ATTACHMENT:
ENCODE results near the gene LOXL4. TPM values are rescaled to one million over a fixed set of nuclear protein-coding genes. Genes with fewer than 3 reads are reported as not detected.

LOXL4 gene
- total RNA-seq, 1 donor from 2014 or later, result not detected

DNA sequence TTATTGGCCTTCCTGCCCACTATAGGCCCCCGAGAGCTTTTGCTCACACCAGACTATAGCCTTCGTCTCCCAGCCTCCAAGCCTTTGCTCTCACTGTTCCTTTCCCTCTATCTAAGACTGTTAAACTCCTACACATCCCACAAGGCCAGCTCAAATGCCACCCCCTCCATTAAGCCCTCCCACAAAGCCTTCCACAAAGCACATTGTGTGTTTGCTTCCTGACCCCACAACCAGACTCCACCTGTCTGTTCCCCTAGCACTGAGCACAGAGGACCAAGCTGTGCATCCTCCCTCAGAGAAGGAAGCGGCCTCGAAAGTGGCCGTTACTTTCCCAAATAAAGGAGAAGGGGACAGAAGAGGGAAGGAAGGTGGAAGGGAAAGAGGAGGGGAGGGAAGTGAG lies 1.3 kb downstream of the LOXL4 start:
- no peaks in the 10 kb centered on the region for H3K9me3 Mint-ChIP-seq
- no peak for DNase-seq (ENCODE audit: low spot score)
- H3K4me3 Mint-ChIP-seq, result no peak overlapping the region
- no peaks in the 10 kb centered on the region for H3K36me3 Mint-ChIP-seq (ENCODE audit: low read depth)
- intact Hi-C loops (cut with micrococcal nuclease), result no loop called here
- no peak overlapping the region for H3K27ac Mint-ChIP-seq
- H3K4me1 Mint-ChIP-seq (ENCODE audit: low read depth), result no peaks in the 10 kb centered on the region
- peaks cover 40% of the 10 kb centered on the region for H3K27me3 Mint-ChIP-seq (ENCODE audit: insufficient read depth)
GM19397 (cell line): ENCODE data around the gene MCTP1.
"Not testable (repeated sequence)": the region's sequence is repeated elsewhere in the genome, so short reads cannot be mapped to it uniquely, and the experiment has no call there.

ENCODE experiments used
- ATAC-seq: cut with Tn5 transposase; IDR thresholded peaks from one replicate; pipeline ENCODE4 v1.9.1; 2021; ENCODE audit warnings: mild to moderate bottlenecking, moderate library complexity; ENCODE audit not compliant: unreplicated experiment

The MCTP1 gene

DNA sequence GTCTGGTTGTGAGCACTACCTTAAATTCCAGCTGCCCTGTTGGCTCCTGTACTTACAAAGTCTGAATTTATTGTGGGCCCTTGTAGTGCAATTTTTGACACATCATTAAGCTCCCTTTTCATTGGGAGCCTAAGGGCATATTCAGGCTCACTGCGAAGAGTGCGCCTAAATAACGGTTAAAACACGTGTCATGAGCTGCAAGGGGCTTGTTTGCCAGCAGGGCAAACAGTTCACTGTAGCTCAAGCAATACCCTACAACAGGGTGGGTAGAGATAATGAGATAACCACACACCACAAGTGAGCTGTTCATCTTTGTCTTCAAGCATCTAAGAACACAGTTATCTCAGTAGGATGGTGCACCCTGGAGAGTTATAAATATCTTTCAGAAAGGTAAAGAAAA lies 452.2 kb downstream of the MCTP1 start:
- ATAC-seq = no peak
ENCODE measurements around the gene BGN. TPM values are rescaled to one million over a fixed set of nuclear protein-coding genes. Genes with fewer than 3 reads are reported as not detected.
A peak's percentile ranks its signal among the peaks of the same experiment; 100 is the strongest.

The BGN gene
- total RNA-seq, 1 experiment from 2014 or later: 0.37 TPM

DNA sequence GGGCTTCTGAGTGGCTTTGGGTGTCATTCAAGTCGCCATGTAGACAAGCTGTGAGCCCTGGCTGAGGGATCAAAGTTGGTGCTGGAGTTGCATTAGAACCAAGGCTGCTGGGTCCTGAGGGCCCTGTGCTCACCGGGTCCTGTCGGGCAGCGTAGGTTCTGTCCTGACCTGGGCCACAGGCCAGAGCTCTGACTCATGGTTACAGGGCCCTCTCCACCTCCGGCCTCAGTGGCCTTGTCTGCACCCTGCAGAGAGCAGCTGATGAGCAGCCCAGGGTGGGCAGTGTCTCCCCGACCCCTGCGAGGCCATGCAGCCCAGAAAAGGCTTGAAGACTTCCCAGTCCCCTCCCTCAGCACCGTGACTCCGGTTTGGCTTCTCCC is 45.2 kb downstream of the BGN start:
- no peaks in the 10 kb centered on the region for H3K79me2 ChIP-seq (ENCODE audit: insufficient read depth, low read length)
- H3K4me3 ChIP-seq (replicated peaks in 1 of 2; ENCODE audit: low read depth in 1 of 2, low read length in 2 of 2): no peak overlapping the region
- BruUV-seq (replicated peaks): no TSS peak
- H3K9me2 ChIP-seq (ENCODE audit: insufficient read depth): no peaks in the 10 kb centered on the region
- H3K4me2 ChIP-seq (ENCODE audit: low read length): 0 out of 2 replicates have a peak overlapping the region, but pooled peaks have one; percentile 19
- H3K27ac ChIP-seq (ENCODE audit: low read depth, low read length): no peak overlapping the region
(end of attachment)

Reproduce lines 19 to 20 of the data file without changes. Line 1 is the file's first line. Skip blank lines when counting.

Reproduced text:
- ATAC-seq = no peak
ENCODE measurements around the gene BGN. TPM values are rescaled to one million over a fixed set of nuclear protein-coding genes. Genes with fewer than 3 reads are reported as not detected.